“Full speed ahead with the ProSavana!” is the position of the Mozambican government, despite the agricultural project raising a chorus of criticism. The farmers say their land is in danger, but their rulers deny it.
The Mozambique government has reiterated that it will move forward with ProSavana despite criticism from the farmers, saying that the agricultural project is in an “advanced stage”. ProSavana infrastructure has already been installed in the north of Mozambique, with a laboratory for analysing land quality already in operation in Nampula.
Deputy National Director of Agriculture Jeremias Chaúque explains that the lab “analyses soil to assess its suitability for certain crops. This is the only way to determine scientifically the appropriate crop for a particular place”.
ProSavana has come under fire from small farmers who fear losing their land in project deployment zones. Amade Suká works for the non-governmental organisation Action Aid and has been following the process.
“We run the risk of having peasant families losing their land, and if they lose land, they lose their source of income and increase the level of poverty,” Suká says.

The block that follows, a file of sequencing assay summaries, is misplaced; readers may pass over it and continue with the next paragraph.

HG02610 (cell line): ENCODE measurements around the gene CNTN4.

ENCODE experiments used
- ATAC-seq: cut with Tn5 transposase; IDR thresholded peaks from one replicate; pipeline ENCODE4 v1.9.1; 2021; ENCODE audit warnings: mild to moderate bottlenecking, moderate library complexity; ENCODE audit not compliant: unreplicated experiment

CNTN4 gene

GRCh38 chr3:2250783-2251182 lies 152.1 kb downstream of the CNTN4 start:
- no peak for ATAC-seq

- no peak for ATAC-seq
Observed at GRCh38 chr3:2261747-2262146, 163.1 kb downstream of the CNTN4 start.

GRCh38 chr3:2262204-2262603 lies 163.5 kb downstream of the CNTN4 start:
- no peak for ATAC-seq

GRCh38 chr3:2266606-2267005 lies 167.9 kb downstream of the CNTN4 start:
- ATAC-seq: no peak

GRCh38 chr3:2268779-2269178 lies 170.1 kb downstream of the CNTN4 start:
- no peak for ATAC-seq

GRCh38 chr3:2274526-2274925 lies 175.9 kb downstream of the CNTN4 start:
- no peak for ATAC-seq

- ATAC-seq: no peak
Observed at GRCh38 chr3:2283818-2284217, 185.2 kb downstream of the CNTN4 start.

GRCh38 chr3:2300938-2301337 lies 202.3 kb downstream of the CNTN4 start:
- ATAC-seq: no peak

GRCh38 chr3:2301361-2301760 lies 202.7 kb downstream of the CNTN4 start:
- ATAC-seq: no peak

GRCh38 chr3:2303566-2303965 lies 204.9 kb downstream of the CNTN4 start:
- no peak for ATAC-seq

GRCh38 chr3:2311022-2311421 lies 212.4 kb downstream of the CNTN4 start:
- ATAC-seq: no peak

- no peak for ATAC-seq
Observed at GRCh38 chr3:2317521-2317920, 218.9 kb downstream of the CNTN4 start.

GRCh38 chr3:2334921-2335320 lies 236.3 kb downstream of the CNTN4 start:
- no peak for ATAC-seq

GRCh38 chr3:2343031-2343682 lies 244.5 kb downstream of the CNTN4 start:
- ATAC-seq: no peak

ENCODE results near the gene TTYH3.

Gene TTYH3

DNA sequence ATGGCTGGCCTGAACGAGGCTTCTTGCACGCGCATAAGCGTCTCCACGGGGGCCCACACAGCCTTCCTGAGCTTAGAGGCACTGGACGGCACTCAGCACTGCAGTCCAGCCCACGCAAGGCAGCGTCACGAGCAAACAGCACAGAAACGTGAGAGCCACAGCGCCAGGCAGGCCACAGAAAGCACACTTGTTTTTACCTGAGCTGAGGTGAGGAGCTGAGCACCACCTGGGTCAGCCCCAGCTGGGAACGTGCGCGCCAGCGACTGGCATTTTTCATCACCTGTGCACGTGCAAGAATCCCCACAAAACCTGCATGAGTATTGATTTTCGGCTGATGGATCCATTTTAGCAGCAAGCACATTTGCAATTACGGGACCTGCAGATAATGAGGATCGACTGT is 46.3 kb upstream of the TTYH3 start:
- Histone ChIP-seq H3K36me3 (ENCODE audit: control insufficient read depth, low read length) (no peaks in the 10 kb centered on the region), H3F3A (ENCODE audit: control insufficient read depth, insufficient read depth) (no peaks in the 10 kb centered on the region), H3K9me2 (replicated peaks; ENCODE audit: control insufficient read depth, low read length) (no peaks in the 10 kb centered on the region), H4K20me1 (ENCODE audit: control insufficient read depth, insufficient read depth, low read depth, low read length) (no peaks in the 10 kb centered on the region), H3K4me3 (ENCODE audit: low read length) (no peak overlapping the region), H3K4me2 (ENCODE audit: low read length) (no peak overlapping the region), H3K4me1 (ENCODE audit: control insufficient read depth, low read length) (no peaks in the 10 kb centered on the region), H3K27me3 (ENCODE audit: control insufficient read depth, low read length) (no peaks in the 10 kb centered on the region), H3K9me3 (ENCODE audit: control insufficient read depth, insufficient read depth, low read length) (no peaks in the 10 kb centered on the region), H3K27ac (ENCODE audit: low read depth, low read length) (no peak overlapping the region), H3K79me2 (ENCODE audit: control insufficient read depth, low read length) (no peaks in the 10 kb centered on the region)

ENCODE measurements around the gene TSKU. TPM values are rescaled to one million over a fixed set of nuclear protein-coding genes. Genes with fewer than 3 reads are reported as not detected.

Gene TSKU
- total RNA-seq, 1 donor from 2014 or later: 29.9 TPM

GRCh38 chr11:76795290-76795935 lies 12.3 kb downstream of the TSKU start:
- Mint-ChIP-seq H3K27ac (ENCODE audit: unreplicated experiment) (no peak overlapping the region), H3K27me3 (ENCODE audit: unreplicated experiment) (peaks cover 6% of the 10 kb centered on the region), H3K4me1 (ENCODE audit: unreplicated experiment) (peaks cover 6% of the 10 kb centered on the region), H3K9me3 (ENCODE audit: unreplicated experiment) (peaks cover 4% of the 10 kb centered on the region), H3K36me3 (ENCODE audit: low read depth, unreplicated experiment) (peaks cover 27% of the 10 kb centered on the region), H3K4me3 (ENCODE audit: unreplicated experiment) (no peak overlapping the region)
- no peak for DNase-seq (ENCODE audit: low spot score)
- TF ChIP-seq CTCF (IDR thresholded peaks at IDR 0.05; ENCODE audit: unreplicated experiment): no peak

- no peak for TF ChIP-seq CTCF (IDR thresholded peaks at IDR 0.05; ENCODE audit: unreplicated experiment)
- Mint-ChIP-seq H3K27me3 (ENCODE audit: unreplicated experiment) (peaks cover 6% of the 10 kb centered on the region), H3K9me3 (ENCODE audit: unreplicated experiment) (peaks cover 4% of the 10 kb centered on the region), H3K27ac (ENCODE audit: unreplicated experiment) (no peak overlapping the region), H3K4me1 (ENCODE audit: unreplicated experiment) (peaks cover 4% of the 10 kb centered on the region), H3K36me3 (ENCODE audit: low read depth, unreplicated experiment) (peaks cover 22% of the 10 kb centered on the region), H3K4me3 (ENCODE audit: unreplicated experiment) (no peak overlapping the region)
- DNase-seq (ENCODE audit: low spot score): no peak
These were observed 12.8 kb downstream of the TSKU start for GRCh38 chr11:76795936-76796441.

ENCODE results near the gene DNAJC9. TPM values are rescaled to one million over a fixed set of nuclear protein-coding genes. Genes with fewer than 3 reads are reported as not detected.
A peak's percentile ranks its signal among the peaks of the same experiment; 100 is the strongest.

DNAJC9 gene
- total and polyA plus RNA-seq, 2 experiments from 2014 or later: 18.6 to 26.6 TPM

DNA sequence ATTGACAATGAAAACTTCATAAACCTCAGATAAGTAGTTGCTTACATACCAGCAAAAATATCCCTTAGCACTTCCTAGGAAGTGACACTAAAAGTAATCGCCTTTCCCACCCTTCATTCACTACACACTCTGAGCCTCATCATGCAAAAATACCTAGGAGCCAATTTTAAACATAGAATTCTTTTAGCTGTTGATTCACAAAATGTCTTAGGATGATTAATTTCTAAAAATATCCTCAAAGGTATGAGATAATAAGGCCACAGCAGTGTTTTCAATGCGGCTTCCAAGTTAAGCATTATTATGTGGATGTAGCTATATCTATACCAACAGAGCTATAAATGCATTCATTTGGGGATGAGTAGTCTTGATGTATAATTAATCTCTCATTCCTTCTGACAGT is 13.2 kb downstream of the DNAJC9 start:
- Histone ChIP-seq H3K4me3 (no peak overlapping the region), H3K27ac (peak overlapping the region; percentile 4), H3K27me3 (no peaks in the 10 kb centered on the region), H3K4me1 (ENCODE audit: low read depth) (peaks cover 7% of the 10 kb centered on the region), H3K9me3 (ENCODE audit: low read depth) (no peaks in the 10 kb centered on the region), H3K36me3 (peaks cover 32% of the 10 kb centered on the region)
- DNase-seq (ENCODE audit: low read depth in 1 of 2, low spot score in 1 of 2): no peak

But according to Deputy National Director of Agriculture, Jeremias Chaúque, nobody will lose their land, contrary to what civil society maintains. “Our dream is to transform the small subsistence farmer into a market-oriented farmer,” he says.
Government accuses civil society of disorganisation
With the project ready to move forward, the government criticises civil society for wanting to make it untenable, accusing it moreover of disorganisation.
Chaúque argues that “there was a time for the design process of the master plan to involve civil society. Public tenders have been launched and one of the organisations has won, but they do not recognise the entity selected amongst themselves”.
Activists however insist that Mozambican land law is not being observed. According to critics, land is often assigned to multinationals without communities being consulted, and a civil society campaign to inform the population of its rights has been under way since 2014.
Action Aid’s Amade Suká says the population has been protected when there are land conflicts with multinationals, and its information campaign ends this October.